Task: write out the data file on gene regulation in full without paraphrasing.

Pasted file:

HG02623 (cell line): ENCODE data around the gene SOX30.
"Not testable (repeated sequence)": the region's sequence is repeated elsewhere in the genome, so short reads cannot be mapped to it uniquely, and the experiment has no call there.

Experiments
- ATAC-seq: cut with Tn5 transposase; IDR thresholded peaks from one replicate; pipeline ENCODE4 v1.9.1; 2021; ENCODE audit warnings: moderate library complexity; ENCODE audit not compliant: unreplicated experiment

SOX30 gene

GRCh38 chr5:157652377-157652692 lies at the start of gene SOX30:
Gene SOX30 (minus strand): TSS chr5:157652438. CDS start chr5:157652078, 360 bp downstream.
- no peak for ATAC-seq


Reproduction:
HG02623 (cell line): ENCODE data around the gene SOX30.
"Not testable (repeated sequence)": the region's sequence is repeated elsewhere in the genome, so short reads cannot be mapped to it uniquely, and the experiment has no call there.

Experiments
- ATAC-seq: cut with Tn5 transposase; IDR thresholded peaks from one replicate; pipeline ENCODE4 v1.9.1; 2021; ENCODE audit warnings: moderate library complexity; ENCODE audit not compliant: unreplicated experiment

SOX30 gene

GRCh38 chr5:157652377-157652692 lies at the start of gene SOX30:
Gene SOX30 (minus strand): TSS chr5:157652438. CDS start chr5:157652078, 360 bp downstream.
- no peak for ATAC-seq